Public Benefit, Incorporated
Article

Public Benefit, Incorporated

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8

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The widely held notion that public companies should make decisions based exclusively on shareholder interests is absurd, according to economist Lenore Palladino. She argues that corporations exist by “public permission” and that employees, customers and citizens deserve a say in corporate governance. Her thought-provoking essay does a good job of putting forward these ideas, though she offers few details on how some companies put them into practice. Nonetheless, getAbstract recommends this astute article to CEOs and corporate executives.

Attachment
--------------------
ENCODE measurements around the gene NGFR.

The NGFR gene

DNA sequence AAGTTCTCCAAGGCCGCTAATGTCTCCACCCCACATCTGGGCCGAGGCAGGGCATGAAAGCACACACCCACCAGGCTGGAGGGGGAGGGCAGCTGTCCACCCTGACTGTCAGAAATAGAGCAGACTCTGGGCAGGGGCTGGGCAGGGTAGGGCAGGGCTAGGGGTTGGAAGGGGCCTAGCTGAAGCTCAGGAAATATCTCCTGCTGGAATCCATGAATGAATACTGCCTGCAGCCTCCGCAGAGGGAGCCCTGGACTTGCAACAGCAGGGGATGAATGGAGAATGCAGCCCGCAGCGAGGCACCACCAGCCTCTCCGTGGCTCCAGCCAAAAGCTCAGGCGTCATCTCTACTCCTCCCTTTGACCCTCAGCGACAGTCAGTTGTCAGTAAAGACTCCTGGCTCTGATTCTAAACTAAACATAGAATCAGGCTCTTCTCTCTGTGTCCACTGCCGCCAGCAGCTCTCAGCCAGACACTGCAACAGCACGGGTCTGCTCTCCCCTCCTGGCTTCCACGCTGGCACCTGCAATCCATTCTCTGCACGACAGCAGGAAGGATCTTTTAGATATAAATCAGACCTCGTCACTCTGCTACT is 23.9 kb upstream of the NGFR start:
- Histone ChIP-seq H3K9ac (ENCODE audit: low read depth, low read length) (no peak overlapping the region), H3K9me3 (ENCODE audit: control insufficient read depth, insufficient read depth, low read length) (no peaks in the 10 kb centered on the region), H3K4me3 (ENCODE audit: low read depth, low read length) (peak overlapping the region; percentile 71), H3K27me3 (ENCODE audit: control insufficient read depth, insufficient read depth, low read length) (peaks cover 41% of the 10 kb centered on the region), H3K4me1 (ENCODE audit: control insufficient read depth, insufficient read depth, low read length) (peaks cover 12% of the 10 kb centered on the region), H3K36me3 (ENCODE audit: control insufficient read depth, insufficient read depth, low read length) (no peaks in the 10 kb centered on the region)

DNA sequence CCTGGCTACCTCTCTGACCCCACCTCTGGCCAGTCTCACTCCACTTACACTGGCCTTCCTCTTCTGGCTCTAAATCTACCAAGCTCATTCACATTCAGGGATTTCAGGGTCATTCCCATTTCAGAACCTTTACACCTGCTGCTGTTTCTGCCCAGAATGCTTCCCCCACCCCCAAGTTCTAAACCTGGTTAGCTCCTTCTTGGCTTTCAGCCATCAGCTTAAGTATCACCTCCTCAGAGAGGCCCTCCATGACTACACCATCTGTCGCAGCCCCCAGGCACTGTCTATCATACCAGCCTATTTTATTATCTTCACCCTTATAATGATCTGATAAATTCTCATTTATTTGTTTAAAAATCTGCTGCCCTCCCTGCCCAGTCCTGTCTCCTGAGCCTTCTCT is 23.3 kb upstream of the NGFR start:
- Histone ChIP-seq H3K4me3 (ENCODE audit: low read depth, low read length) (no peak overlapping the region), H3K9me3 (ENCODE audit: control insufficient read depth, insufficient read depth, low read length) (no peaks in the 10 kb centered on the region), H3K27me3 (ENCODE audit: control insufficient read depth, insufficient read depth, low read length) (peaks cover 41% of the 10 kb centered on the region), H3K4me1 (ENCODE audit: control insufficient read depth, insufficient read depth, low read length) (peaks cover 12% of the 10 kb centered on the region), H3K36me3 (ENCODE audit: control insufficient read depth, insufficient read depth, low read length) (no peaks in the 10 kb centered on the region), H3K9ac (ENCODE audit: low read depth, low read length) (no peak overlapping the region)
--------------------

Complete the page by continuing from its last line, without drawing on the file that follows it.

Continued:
Summary

A pervasive belief about corporate governance is that its only goal is to increase shareholders’ wealth. All too often, companies streamline, outsource and automate to benefit investors while ignoring the effects on workers and customers. Yet no US law mandates that shareholder interests come before those of the public. Rather, legislation creates corporations and grants them “privileges – not rights.” Citizens, through government, make corporations possible, so people should require companies to pursue public objectives, such as bearing the social costs of doing business and benefiting a...

About the Author

Lenore Palladino is a senior economist at the Roosevelt Institute


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